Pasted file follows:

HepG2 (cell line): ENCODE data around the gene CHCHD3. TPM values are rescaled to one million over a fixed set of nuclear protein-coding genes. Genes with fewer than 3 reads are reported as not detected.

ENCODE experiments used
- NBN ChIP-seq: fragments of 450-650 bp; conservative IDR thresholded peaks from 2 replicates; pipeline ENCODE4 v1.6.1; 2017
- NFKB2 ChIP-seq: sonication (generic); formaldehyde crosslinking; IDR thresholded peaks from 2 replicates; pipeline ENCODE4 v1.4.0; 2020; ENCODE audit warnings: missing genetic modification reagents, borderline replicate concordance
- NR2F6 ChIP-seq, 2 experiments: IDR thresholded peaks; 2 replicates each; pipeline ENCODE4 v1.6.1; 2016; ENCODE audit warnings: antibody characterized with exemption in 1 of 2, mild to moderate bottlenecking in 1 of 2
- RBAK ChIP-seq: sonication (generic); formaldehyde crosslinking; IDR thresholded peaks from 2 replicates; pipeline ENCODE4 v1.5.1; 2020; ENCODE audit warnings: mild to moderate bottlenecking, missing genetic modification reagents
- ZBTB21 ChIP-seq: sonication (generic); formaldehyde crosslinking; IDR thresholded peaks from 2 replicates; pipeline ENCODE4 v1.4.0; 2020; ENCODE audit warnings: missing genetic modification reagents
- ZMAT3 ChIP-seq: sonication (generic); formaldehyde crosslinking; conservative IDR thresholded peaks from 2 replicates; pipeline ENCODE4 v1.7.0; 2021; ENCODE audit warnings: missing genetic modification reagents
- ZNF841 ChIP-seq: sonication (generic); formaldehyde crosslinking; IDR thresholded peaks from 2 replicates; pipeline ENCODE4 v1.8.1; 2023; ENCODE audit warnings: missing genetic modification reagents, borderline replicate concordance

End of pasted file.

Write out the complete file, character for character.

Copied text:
HepG2 (cell line): ENCODE data around the gene CHCHD3. TPM values are rescaled to one million over a fixed set of nuclear protein-coding genes. Genes with fewer than 3 reads are reported as not detected.

ENCODE experiments used
- NBN ChIP-seq: fragments of 450-650 bp; conservative IDR thresholded peaks from 2 replicates; pipeline ENCODE4 v1.6.1; 2017
- NFKB2 ChIP-seq: sonication (generic); formaldehyde crosslinking; IDR thresholded peaks from 2 replicates; pipeline ENCODE4 v1.4.0; 2020; ENCODE audit warnings: missing genetic modification reagents, borderline replicate concordance
- NR2F6 ChIP-seq, 2 experiments: IDR thresholded peaks; 2 replicates each; pipeline ENCODE4 v1.6.1; 2016; ENCODE audit warnings: antibody characterized with exemption in 1 of 2, mild to moderate bottlenecking in 1 of 2
- RBAK ChIP-seq: sonication (generic); formaldehyde crosslinking; IDR thresholded peaks from 2 replicates; pipeline ENCODE4 v1.5.1; 2020; ENCODE audit warnings: mild to moderate bottlenecking, missing genetic modification reagents
- ZBTB21 ChIP-seq: sonication (generic); formaldehyde crosslinking; IDR thresholded peaks from 2 replicates; pipeline ENCODE4 v1.4.0; 2020; ENCODE audit warnings: missing genetic modification reagents
- ZMAT3 ChIP-seq: sonication (generic); formaldehyde crosslinking; conservative IDR thresholded peaks from 2 replicates; pipeline ENCODE4 v1.7.0; 2021; ENCODE audit warnings: missing genetic modification reagents
- ZNF841 ChIP-seq: sonication (generic); formaldehyde crosslinking; IDR thresholded peaks from 2 replicates; pipeline ENCODE4 v1.8.1; 2023; ENCODE audit warnings: missing genetic modification reagents, borderline replicate concordance